$26,555 – $32,025 MSRP
$24,298 – $29,303 Invoice
17 / 19 MPG City/Hwy
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Redesigned from the ground up, the GMC Sierra is all new for 2007, although the previous generation model referred to as Sierra Classic is also still offered. The new Sierra is built on a stiffer platform, which provides better ride and handling characteristics than its predecessor. Exterior styling has also been revamped, and a new interior offers consumers more options. Better fuel economy and improved towing capacity are among the new model's other benefits.
GMC has been building trucks since 1902, and the new Sierra is testimony to the brand's ability to adjust to consumer demands. In the midst of an industry-wide trend away from large, powerful trucks and SUVs in favor of smaller, less powerful car-like crossovers, the new Sierra stands in stark contrast. It is both larger and more powerful than its predecessor, yet it doesn't come at the expense of fuel economy. To the contrary, GMC touts the 2007 Sierra as being more fuel efficient than earlier versions.
Improvements to the new Sierra are many and noteworthy. It rides on GM's new GMT900 full-size truck platform that features an extra-strong, fully-boxed, hydro-formed frame. Additional improvements include stronger brakes, a new coil-over-shock front suspension, rack-and-pinion steering, and StabiliTrak-GM's electronic stability system. Side curtain air bags and rear park assist are also new features. Exterior styling is fresh and appealing, and the interior is totally new. Customers can choose between two distinct interiors: pure work pickup and luxurious family-style. In addition to the efficient 4.3-liter V-6 engine, the new Sierra can now be had with new Gen. IV Vortec V-8 engines. This new family of engines contributes to the new Sierra offering the light-duty segment's highest-rated towing capacity, at 10,500 pounds; maximum payload capacity has increased to 2,160 pounds. The new engines feature such technology as Active Fuel Management, variable valve timing, and FlexFuel capability.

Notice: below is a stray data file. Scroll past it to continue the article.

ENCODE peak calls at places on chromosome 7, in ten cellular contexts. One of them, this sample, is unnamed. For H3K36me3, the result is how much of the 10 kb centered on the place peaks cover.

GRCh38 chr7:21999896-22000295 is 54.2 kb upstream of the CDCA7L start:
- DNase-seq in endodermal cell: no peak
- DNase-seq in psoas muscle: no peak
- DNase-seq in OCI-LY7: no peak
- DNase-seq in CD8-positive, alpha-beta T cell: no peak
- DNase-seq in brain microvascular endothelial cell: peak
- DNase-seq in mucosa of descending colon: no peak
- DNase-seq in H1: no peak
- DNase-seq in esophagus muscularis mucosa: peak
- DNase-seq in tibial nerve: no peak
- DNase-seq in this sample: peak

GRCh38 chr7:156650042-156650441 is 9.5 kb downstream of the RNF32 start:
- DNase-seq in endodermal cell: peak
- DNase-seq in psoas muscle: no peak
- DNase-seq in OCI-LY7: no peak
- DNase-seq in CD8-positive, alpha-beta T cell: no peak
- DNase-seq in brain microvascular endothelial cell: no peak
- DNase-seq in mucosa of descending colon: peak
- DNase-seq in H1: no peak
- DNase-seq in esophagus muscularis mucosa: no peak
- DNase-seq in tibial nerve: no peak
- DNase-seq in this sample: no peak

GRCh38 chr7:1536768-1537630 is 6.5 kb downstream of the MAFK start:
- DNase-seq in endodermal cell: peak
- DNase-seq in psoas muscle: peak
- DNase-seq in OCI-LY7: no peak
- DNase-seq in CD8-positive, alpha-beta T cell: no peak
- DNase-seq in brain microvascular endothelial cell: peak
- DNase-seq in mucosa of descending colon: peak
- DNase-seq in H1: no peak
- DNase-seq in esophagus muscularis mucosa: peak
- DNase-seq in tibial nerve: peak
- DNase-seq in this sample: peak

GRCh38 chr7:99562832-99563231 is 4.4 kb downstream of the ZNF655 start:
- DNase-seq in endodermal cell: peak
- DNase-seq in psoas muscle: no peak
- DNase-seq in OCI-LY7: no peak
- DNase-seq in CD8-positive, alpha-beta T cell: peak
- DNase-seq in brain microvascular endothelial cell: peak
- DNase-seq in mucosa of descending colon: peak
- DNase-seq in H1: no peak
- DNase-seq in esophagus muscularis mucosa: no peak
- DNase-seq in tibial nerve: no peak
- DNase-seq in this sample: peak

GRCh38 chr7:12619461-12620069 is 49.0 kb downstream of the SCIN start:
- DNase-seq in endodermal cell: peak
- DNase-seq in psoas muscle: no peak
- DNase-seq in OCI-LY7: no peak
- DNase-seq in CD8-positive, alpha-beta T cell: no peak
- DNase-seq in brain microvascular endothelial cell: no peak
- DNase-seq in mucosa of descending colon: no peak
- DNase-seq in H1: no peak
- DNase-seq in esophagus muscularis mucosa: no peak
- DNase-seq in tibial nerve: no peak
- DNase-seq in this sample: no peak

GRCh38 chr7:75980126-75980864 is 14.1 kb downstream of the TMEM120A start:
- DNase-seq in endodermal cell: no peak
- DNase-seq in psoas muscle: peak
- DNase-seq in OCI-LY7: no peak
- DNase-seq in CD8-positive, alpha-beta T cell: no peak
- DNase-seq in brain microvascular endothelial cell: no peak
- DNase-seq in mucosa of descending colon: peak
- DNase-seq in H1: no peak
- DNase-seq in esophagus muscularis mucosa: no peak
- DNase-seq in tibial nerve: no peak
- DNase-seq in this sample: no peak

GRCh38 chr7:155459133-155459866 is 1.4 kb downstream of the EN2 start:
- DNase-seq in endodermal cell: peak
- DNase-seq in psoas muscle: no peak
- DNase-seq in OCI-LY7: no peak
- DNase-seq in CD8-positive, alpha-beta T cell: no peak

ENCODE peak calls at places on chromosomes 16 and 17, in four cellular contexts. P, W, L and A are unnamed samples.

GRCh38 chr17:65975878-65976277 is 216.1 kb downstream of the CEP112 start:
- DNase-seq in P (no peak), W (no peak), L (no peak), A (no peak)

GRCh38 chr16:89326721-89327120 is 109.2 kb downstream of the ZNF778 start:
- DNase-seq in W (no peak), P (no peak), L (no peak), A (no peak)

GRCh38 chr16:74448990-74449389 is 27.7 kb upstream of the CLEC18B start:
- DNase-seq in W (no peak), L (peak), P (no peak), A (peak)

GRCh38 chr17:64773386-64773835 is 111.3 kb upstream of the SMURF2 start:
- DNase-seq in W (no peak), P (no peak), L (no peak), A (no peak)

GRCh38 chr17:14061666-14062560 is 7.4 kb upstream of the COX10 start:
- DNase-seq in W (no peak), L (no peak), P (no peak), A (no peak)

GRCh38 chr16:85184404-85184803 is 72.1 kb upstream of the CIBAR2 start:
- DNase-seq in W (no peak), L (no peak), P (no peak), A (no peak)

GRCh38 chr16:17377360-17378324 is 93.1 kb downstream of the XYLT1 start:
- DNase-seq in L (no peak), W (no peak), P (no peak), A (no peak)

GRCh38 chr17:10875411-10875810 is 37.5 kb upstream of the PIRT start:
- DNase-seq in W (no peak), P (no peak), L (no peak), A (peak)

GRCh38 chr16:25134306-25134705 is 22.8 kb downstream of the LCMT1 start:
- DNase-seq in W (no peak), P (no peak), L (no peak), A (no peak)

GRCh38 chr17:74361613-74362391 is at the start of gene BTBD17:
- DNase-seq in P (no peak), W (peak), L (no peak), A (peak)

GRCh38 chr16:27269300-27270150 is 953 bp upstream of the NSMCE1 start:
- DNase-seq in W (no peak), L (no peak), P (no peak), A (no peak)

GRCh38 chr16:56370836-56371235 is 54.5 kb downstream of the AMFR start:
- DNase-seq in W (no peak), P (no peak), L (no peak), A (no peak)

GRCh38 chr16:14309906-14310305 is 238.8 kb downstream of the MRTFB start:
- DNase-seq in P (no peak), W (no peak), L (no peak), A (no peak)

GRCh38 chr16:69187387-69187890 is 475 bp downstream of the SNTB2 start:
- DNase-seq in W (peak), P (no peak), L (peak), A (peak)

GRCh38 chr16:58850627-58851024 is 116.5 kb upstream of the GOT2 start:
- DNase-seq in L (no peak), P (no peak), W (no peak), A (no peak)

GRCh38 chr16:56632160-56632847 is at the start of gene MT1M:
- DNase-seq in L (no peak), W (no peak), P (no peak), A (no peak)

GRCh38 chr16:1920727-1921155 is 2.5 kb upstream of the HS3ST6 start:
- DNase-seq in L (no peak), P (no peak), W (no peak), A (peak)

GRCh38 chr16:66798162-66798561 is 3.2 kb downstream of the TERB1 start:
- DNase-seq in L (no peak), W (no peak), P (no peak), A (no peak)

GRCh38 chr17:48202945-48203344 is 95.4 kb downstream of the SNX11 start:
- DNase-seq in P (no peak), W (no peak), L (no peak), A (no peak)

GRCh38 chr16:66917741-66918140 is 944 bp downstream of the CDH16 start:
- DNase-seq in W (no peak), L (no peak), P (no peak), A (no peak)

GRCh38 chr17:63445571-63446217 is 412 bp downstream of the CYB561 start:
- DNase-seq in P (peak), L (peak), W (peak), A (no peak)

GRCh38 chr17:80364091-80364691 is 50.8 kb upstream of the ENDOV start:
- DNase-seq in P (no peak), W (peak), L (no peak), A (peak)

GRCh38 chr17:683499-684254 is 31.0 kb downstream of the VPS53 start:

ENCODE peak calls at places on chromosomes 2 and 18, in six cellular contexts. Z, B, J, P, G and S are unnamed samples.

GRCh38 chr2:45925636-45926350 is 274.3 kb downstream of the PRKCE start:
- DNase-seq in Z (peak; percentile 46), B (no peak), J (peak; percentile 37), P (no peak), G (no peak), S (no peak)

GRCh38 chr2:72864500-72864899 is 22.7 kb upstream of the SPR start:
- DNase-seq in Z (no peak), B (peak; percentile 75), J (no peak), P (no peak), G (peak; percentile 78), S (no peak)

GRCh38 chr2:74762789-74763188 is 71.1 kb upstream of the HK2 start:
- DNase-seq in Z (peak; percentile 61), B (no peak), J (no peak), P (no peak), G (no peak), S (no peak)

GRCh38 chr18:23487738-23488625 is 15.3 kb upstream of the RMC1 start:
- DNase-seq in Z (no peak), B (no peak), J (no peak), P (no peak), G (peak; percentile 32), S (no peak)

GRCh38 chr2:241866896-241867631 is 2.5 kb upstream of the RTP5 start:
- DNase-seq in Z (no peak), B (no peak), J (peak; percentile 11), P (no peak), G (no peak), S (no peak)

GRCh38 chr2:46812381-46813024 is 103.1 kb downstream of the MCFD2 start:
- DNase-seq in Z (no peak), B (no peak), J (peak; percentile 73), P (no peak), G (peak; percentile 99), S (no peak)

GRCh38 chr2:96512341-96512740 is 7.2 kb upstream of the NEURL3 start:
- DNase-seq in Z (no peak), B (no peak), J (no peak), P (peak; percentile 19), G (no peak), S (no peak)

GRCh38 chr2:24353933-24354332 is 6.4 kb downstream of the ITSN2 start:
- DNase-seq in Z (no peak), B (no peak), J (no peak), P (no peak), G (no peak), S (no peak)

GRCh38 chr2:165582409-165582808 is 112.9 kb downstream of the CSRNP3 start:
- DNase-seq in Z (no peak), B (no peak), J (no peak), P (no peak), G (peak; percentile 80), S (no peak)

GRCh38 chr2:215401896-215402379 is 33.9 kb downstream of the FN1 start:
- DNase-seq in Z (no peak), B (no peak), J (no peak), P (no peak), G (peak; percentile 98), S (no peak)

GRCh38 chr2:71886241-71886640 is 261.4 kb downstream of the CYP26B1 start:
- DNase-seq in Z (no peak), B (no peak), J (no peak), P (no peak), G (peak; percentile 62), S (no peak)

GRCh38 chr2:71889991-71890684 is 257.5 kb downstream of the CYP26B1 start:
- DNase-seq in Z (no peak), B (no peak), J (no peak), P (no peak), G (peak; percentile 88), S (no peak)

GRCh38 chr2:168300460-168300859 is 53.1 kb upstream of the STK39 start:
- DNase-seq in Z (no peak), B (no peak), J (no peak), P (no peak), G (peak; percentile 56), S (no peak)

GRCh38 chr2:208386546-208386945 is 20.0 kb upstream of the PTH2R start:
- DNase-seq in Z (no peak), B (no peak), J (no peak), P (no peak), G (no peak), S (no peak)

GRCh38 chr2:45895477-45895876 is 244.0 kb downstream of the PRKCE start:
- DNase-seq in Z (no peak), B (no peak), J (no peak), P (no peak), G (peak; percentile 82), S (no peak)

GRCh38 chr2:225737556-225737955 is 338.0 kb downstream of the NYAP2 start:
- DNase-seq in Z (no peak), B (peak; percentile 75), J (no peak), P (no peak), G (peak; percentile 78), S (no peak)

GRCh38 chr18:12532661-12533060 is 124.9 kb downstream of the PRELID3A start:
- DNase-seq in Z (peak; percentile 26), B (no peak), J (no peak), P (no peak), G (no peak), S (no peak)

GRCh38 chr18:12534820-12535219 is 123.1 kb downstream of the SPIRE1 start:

The new Sierra comes in a plethora of combinations. Body styles include Regular, Extended, and Crew Cab configurations. Three cargo box lengths-short, regular, and long-are available. There are four trim levels: Work, SLE (which comes in two versions), SLT, and top-of-the-line Denali. Buyers can also choose between two- and four-wheel drive.
The GMC Sierra competes in the Large Pickup segment, which consists of seven models. Buyers in this segment look for performance, comfort, and reliability, according to the J.D. Power and Associates 2006 Avoider StudySM and the Escaped Shopper Study.SM
The top sellers in the segment during calendar year 2006, according to the J.D. Power and Associates Sales Report,SM were the Ford F-Series (764,198 units sold, including Super Duty models), Chevrolet Silverado (636,069, including Heavy Duty models), and Dodge Ram Pickup (364,177, including Heavy Duty models). The GMC Sierra sold 210,736 units (including light- and heavy-duty models) in 2006, a decrease of 8.2 percent compared to the previous year. Other models offered in the Large Pickup segment include the Toyota Tundra, Nissan Titan, and Chevrolet Avalanche.
|SLE1||4 speed automatic||$26,555||295-hp / 5.3L 8-cyl||18/21|
|SLE2||4 speed automatic||$29,065||295-hp / 5.3L 8-cyl||18/21|
$18,275–$33,125 Base MSRP
14/18 MPG City/Hwy
$29,625–$35,525 Base MSRP
14/18 MPG City/Hwy
$17,860–$41,195 Base MSRP
14/19 MPG City/Hwy
$15,840–$39,125 Base MSRP
14/17 MPG City/Hwy
$26,555–$32,025 Base MSRP
17/19 MPG City/Hwy
$23,895–$39,880 Base MSRP
$24,670–$35,695 Base MSRP
$23,005–$34,220 Base MSRP
$23,585–$38,690 Base MSRP